Ok, maybe not other annoying responses, for this post. Just this one.
Recently, I was asked to write a response to Mike Desch’s argument that high-tech methodology hurts the policy relevance of Security Studies for Perspectives on Politics. The policy relevance that Desch is interested in is relevance to the Washington establishment in the US.
There’s nothing ground-breaking about my response – it repeats things feminists have been saying for decades. It suggests that seeing the US government as the location of relevance may be not only wrong but morally insidious, then makes the argument that the notion of objective knowledge and scientific process that Desch shares with the quantitative work he criticizes might be the root of a differently understood ‘relevance problem’ for Security Studies – hierarchy and exclusion.
Even though this response is, in my view, strikingly unoriginal – it seems to be getting the same reaction it got 20 years ago. Desch was able to write a response to the response – well, a response to other people’s responses anyway. All of the other pieces (including the other two in the sentence below) are addressed substantively. My piece is mentioned in one sentence. Brace yourself.
“Finally, Tutton, Voeten, and Laura Sjoberg all make an important point about policy-relevance involving much more than government policy-makers.”
Yep. That’s it. I say: gender analysis shows your conception of Security Studies is normatively harmful and intellectually counterproductive. He says: oh, nice of you to tell me that we need to pay attention to policy-making outside of government. I meant that, I just didn’t say it. But my catch-all point applies to that.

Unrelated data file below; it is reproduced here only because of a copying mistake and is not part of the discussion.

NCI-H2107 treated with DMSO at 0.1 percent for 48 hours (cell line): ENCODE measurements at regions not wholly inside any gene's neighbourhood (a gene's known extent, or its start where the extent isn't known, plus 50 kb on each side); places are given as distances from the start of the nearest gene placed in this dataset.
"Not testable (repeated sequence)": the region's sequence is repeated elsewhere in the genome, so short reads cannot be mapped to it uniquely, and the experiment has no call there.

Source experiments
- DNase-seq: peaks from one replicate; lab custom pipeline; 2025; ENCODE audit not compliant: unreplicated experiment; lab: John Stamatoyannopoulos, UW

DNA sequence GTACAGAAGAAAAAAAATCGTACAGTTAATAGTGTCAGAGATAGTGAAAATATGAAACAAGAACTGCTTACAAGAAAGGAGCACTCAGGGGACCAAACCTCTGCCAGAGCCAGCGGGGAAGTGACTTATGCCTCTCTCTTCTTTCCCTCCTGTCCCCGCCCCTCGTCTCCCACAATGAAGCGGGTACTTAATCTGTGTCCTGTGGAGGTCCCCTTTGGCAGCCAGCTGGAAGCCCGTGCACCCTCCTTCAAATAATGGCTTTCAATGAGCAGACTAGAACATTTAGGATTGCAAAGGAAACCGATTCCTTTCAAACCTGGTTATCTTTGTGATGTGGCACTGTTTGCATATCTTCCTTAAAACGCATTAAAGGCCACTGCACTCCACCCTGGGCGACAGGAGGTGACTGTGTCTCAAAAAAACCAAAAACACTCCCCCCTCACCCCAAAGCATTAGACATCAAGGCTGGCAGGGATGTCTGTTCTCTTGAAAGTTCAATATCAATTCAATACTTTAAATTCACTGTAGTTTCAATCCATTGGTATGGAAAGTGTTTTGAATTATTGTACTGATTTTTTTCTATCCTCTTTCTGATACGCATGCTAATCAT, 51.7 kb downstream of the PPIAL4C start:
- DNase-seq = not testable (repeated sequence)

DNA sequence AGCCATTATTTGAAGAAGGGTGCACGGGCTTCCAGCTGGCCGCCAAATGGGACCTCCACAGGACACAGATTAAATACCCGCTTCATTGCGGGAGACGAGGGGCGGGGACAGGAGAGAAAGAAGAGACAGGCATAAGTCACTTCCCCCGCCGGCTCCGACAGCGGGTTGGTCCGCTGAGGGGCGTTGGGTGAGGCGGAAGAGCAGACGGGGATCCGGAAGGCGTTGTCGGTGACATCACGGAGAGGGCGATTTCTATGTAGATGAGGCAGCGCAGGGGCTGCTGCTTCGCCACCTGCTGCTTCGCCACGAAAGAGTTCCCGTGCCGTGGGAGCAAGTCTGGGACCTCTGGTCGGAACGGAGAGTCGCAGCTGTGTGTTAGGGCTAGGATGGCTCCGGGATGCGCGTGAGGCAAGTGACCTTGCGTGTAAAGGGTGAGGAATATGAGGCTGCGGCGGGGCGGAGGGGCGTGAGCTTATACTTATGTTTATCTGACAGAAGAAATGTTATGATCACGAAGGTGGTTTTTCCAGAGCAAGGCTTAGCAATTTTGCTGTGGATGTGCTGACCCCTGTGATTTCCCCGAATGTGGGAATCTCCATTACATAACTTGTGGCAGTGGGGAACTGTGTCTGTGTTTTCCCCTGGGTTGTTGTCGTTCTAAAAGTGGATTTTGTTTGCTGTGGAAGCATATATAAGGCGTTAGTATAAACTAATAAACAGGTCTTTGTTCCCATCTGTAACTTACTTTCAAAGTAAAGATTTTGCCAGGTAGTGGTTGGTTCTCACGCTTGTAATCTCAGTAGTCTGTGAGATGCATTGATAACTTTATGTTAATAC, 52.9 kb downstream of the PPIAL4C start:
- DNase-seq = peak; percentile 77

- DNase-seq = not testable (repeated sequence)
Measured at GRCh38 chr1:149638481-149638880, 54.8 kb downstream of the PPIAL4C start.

In other words, I know there’s stuff I didn’t talk about, and that’s enough to dispense with the gender critique.
My colleagues from outside of the United States often wonder why I engage with the American mainstream of IR, and, when I first read Desch’s response to the response, I’ll admit, I got on the skeptical bandwagon.
But then I thought – that response is exactly why it has to keep getting said. There, and then here, and then anyplace else that it can be. Gender analysis is not just something you mean but don’t say, and then can get away with saying “I know there’s stuff I didn’t talk about.” It affects how you think about a project, ontologically, epistemology, and methodologically. It affects it whether or not you think so – your work is as impacted by implicit masculinized gender assumptions as mine is by explicit feminist assumptions. And I’m talking about it even if you won’t.